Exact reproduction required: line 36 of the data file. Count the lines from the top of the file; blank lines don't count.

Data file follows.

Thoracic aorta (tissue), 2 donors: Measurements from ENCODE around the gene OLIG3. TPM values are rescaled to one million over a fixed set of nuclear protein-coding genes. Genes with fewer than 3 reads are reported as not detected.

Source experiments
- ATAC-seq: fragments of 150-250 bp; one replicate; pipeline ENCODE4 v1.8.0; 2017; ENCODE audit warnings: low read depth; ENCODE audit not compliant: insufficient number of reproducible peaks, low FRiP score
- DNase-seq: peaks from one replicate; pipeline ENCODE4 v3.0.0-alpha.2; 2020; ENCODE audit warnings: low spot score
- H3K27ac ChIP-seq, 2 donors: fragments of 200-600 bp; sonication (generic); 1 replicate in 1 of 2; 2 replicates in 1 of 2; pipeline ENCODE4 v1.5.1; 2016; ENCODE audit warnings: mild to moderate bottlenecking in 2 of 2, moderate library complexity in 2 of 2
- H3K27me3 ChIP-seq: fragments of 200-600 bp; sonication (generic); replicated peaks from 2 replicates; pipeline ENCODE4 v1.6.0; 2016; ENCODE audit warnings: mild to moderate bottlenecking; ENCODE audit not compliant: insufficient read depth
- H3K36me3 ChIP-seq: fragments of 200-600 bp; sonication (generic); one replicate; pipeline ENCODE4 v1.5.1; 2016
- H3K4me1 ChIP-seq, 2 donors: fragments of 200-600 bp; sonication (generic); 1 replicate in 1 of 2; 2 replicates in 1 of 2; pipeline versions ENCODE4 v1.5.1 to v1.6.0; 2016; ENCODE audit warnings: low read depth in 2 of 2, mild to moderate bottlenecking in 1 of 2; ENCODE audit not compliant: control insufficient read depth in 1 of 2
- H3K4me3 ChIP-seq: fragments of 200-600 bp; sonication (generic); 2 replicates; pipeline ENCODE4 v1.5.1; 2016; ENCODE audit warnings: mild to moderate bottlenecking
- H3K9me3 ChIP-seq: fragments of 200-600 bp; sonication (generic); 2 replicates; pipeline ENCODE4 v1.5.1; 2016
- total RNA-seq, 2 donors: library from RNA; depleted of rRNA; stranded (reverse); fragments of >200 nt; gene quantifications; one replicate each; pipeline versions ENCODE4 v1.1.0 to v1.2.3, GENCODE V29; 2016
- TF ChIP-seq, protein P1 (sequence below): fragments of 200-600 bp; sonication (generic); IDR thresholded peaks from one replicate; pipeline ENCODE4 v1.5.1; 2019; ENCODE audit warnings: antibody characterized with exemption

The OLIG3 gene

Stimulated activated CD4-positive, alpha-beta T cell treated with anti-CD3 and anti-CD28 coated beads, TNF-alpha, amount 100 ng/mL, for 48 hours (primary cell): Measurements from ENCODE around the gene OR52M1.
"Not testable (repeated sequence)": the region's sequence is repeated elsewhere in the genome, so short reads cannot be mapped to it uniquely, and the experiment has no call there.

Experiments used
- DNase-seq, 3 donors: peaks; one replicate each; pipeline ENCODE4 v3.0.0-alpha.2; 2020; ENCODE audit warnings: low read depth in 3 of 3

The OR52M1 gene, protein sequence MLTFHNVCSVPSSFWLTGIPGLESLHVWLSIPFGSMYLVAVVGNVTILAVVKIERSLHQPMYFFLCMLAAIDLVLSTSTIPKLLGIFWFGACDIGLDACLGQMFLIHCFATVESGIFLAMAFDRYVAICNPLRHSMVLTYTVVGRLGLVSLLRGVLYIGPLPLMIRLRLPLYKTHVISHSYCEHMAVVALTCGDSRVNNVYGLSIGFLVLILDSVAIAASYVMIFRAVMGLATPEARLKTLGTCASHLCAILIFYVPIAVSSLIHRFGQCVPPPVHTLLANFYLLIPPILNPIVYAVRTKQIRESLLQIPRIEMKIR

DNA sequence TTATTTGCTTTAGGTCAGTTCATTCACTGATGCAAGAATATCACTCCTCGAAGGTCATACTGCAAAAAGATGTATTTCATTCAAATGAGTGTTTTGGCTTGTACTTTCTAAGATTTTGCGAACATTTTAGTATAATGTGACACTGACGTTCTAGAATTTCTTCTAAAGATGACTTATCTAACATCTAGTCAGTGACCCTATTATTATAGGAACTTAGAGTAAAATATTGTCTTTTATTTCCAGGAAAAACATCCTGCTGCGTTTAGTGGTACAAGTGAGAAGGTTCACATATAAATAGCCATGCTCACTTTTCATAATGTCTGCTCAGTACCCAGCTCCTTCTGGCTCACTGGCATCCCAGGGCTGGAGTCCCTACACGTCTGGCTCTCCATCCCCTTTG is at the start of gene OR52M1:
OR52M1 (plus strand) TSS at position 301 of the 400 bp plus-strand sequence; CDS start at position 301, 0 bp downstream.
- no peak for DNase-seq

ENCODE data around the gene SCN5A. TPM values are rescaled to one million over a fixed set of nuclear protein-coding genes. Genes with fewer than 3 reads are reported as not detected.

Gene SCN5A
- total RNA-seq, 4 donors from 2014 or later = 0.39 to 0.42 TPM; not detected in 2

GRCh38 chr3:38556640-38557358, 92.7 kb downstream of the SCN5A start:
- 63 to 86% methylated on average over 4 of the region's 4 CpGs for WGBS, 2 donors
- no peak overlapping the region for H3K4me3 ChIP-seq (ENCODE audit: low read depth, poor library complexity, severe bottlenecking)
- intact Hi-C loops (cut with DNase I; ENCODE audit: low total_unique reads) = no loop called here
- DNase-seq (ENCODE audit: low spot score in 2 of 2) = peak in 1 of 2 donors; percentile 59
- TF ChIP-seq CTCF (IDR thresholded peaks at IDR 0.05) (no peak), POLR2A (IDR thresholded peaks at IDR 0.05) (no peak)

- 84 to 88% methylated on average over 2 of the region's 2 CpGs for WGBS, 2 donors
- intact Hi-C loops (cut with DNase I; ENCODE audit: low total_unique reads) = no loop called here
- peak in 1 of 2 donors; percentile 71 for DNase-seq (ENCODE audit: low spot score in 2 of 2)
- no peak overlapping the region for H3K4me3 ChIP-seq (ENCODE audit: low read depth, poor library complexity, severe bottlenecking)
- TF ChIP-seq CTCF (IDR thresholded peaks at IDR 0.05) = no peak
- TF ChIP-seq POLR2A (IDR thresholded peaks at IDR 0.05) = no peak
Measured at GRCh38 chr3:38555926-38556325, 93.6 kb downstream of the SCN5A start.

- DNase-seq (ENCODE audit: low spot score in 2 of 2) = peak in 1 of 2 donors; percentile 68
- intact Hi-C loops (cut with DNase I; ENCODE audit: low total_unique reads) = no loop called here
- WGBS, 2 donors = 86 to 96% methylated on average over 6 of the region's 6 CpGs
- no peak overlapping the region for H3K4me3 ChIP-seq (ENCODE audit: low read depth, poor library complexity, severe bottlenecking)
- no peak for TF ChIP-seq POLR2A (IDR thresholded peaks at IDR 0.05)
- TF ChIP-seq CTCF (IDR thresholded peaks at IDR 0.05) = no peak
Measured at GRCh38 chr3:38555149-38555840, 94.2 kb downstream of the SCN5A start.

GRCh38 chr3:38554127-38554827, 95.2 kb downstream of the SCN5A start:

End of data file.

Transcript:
- TF ChIP-seq POLR2A (IDR thresholded peaks at IDR 0.05) = no peak